Whether readers celebrate National Space Day in May, World Space Week in October, or simply dream of someday being an astronaut, We Dream of Space by Erin Entrada Kelly is an inspiring book. It will also appeal to those who enjoy arcade games or who have ever wondered about family, friendship, tragedy, science, and exploration.

Kelly’s book follows three plot threads as it accompanies the experiences of Henry Nelson Thomas (aka Fitch), Bernadette Nelson Thomas (aka Bird), and Cash Nelson Thomas.  The perspectives of these three siblings add unique insights to being twelve and thirteen while living in Delaware in the 1980s.

Fitch received his nickname because he pitches a fit when someone messes with his things, while Bird earned hers when her twin brother Henry struggled to pronounce Bernadette.  Bird also draws diagrams and schematics with a bird’s eye view to capture her imagination of things disassembled and to reflect her love for science.

Bird also knows that families are complicated machines, and her parents tend to argue and shout an inordinate amount of the time.  Bird longs for someone even-tempered, calm, predictable, and organized to provide a role model.  She finds those traits in Ms. Salonga, who prioritizes science and celebrates Space Month at Park Middle School.

Although President Reagan selected Christa McAuliffe in 1985 to be the next teacher in space, Ms. Salonga had applied, and her enthusiasm for space comes through in her teaching.  When she launches Space Month in school in anticipation of the launch of the Challenger space shuttle, each student plays a role on a flight crew.  Bird takes her role as mission specialist seriously, even imagining a connection with Judith Resnik.

Danielle Logan is shuttle commander of Bird’s shuttle crew, so the two girls form a bond. Bird learns that Dani enjoys tree houses and consensus at her home—giving Bird three reasons to be envious of Dani.  Dani is also physically attractive, while Bird is plain, according to other students.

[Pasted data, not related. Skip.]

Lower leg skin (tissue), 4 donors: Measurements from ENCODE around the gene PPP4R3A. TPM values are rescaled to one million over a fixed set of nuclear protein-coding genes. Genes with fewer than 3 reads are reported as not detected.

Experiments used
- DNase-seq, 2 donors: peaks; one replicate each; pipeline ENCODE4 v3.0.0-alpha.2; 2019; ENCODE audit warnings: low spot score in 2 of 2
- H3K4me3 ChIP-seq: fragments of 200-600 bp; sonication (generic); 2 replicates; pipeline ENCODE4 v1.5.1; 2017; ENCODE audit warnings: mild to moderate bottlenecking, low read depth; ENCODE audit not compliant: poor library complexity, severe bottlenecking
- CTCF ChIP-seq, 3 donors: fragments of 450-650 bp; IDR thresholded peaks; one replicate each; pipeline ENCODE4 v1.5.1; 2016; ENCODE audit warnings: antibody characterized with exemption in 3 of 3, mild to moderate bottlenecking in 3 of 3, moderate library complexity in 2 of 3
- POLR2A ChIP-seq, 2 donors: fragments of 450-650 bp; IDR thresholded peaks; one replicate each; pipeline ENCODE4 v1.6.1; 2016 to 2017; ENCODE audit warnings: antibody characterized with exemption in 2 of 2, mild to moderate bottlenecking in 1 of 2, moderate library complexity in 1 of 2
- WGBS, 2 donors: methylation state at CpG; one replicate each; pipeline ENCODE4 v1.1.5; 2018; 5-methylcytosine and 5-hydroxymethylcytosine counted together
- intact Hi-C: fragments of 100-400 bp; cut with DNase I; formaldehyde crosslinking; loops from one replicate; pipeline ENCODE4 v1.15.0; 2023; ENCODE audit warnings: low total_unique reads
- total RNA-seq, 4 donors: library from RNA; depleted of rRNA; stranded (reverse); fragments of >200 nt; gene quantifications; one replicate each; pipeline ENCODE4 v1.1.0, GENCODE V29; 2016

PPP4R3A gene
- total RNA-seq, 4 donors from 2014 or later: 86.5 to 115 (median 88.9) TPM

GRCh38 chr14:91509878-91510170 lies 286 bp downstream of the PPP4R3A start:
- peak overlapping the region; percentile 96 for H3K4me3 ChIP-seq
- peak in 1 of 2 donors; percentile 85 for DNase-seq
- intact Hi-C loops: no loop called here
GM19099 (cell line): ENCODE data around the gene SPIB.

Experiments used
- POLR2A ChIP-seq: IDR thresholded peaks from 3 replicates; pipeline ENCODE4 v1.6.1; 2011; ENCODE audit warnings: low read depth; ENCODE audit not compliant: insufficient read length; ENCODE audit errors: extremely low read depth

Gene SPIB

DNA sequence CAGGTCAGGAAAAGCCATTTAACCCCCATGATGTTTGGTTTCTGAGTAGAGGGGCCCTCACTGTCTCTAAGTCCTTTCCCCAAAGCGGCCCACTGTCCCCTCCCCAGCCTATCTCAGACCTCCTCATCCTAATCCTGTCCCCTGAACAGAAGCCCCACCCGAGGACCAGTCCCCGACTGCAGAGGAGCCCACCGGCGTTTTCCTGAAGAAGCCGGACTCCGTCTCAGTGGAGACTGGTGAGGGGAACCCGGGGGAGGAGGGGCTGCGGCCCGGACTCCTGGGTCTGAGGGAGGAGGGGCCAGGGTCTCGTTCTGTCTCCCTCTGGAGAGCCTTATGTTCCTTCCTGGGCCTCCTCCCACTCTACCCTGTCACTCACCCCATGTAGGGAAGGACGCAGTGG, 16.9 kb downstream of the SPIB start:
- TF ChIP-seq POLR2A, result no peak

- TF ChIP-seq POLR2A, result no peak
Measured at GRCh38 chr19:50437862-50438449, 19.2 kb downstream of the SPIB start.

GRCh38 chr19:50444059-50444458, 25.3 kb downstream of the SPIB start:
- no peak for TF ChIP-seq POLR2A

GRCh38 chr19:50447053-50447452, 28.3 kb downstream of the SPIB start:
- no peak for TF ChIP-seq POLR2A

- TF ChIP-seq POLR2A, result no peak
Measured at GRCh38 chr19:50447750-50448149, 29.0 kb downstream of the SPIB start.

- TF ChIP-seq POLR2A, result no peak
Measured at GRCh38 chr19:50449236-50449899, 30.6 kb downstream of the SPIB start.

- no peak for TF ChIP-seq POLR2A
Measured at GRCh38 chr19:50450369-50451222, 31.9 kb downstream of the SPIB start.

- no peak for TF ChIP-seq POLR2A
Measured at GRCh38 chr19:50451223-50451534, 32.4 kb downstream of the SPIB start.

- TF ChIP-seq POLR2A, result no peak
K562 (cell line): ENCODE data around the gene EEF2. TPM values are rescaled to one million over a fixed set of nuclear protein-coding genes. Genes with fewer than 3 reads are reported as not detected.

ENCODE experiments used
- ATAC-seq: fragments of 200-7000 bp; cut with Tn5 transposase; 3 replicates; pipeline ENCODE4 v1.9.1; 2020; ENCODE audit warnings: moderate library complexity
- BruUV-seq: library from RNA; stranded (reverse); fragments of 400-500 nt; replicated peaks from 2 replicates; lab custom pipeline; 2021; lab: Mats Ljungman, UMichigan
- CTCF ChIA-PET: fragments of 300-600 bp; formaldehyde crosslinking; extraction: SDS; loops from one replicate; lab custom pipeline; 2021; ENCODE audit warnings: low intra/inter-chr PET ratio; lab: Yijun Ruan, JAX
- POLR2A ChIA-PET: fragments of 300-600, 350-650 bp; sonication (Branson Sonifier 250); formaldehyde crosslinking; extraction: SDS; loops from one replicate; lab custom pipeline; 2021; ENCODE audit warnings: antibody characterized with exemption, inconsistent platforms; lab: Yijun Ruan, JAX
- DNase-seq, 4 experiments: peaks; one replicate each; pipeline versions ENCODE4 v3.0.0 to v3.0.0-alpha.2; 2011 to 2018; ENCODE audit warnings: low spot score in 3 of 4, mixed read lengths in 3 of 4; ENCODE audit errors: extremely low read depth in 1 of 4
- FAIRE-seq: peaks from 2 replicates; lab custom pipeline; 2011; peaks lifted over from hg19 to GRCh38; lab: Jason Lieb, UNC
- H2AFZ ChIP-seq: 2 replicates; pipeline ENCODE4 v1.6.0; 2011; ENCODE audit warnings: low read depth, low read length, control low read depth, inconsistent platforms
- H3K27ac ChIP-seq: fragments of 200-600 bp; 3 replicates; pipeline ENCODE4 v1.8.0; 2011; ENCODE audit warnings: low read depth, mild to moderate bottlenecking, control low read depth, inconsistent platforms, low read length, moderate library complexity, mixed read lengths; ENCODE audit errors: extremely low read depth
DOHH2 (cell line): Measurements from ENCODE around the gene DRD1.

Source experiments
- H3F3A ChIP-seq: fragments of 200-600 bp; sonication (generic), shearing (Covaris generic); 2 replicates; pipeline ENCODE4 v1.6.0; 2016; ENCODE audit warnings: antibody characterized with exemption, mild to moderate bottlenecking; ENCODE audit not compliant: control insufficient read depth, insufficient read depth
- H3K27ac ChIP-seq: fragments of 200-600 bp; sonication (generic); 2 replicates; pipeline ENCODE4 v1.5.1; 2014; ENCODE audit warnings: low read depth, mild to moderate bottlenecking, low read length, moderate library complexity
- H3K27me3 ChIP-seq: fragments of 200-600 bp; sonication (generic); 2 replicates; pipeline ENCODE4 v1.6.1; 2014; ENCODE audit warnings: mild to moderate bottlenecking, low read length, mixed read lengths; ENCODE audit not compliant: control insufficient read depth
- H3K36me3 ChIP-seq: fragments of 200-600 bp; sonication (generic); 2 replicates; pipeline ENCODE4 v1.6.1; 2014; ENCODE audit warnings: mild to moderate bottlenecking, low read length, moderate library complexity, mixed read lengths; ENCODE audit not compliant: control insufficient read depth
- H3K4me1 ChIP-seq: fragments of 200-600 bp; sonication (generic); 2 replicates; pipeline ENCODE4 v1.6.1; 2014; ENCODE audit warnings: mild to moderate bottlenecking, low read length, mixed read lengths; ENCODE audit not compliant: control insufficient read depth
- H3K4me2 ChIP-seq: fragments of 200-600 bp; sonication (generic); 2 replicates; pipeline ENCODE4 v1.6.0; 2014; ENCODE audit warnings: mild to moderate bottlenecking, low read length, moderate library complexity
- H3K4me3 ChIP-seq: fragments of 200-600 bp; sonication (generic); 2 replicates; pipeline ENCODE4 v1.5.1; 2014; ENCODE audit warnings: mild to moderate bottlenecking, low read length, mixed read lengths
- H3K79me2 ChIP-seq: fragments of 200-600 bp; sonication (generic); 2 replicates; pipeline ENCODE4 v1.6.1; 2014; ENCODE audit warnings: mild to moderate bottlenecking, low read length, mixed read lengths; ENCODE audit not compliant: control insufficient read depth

During an imaginary conversation with Judith, Bird learns that pretty isn’t exactly real. “It’s one person looking at another and saying yes or no, based on their own personal judgements. . . . Pretty is what you make it” (150).  So, Bird decides she has no use for something so unscientific and that being smart is pretty enough for her.

Bird retains that belief until the Challenger space shuttle explodes.  The explosion rocks her world in significant ways.  Disillusioned and now wishing to be invisible, Bird burrows into her brain and reconstructs her thoughts. She decides not to expect anything from herself or from anyone else and adopts the mantra: “If you have no expectations, you have no disappointments” (365).

Meanwhile, Bird’s twin brother Fitch spends his afternoons at the local arcade, more content with the success he has with machines than with unpredictable people.  His friend Vern teases Fitch incessantly, and when the harassment reaches a boiling point, Fitch—who is known for his volatile temper—erupts.  The fall-out not only affects Fitch, who gets suspended for three days, but also impacts Amanda Piper and Marshall, a young boy who looks up to Fitch’s talent at the arcade and asks whether Fitch will teach him to play.  Ultimately, Fitch learns that jokes don’t always land softly and that no one deserves to be treated with cruelty.

In a third orbit, the twins’ older brother Cash is repeating seventh grade because he struggles with school. After breaking his wrist and confronting several truths about himself, Cash rethinks his motivations and aspirations.

Mostly, though, this is Bird’s story. Despite having profound things to say, Bird isn’t sure anyone in her family is listening—until her brothers come to her rescue.  Ultimately, she accepts that being small does not mean being inconsequential.  She also realizes that nothing worthwhile is ever easy.

Through the three Nelson Thomas siblings, readers learn not to settle for what is easy. We further discover the power of taking on a challenge, even when we think the challenge is too difficult or when we fear failure.

  • Posted by Donna

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